Kirito Kazuto rushes to the hospital to meet Asuna, he faces one final challenge – the real Sugou, just as crazed as his video game self, but armed with a very real knife. Of course, Kazuto, who surpasses Sugou in physical strength as well as game skills, wins the fight. He holds the knife at Sugou’s throat, apparently ready to end the life of the one who had taken so much from him and had taken Asuna’s body and mind hostage.
Of course, Kazuto decides to be merciful, and lets Sugou go to face judgement in a court of law.
I was reminded of the story of a man I work closely with. As a teenager, he was the lone survivor of a horrific act of mass murder during the Rwandan Genocide. Many years later, he returned to his country and came face to face with one of the perpetrators of the horrible act. The man begged his forgiveness, even as my co-worker held a gun to his head, wanting to take his life. In the end, my friend was merciful and let his enemy go.
We may never face a moment such as these, where there’s a real life and death struggle involved and where we have an opportunity to take or spare our enemy’s life. But there are small moments in our day, involving people who are certainly not enemies, whom we have the opportunity to be merciful toward.
Right now, I struggle with being kind to my son. I’m hard on him and easily lose my patience. My frustration is birthed from lack of self-control rather than anything he’s done wrong. Still, I struggle be merciful.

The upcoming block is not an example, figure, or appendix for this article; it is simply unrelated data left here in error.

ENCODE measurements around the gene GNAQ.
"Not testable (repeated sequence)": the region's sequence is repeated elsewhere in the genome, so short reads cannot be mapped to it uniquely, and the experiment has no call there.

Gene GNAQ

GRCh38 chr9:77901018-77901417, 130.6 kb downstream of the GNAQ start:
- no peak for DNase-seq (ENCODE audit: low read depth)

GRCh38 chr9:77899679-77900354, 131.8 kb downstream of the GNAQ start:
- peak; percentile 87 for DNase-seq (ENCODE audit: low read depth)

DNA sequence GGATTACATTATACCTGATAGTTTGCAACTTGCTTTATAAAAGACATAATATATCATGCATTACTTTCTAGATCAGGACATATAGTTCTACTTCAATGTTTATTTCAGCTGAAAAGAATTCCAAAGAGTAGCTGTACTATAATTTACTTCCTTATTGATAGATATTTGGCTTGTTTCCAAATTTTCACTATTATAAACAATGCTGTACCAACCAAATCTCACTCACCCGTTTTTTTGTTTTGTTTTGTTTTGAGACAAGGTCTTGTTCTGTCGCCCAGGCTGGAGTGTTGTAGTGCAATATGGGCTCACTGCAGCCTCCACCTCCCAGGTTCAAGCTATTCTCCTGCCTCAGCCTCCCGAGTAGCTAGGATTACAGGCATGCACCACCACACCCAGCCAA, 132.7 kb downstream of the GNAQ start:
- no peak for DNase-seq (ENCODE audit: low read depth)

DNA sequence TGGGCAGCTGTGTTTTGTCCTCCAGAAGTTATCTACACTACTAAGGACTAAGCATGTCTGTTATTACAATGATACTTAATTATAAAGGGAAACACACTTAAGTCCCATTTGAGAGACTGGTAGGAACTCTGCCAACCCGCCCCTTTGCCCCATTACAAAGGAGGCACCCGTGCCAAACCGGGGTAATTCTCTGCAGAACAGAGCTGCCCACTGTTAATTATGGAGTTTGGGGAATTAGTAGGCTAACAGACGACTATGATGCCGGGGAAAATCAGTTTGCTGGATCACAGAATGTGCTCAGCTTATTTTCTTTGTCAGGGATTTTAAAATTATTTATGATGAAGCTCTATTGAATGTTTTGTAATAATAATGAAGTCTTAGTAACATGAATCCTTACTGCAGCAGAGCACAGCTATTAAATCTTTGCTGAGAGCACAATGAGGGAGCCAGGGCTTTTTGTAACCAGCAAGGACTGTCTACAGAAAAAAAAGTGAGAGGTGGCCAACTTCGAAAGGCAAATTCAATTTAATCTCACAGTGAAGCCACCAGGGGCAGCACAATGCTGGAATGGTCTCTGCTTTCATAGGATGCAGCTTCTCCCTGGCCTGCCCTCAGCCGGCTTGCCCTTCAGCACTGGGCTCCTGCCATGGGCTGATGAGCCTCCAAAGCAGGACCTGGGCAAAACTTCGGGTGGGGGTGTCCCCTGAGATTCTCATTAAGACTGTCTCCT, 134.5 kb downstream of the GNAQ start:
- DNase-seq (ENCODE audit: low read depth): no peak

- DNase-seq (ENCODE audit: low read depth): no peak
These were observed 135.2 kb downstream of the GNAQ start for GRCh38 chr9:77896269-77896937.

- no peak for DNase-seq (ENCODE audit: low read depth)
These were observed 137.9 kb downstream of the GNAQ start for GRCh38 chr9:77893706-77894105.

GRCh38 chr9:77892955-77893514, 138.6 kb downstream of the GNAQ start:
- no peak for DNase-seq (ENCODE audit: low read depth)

Mercy can be given for a variety of reasons, but it’s at its purest when it’s given by a righteous heart. Kazuto has no love lost for Sugou, but he has kind heart and is a person full of character. He makes the right decision, rather than the one he wants to make.
In our lives, we often face such opportunities to make the right decision rather than the selfish one. Sometimes it means holding back our tongues or assisting someone we dislike rather than scoffing at him. I’m intent on doing right by my son and being a better dad – but more than that, I want to do the same with others, whether family or people I barely know.
For all the blandness of Kazuto’s character, like Nagisa of Clannad, there’s something to admire in the character’s…character. And perhaps after 25 episodes, this is the lesson to take away: we can and should be better, both to those we love and those we don’t.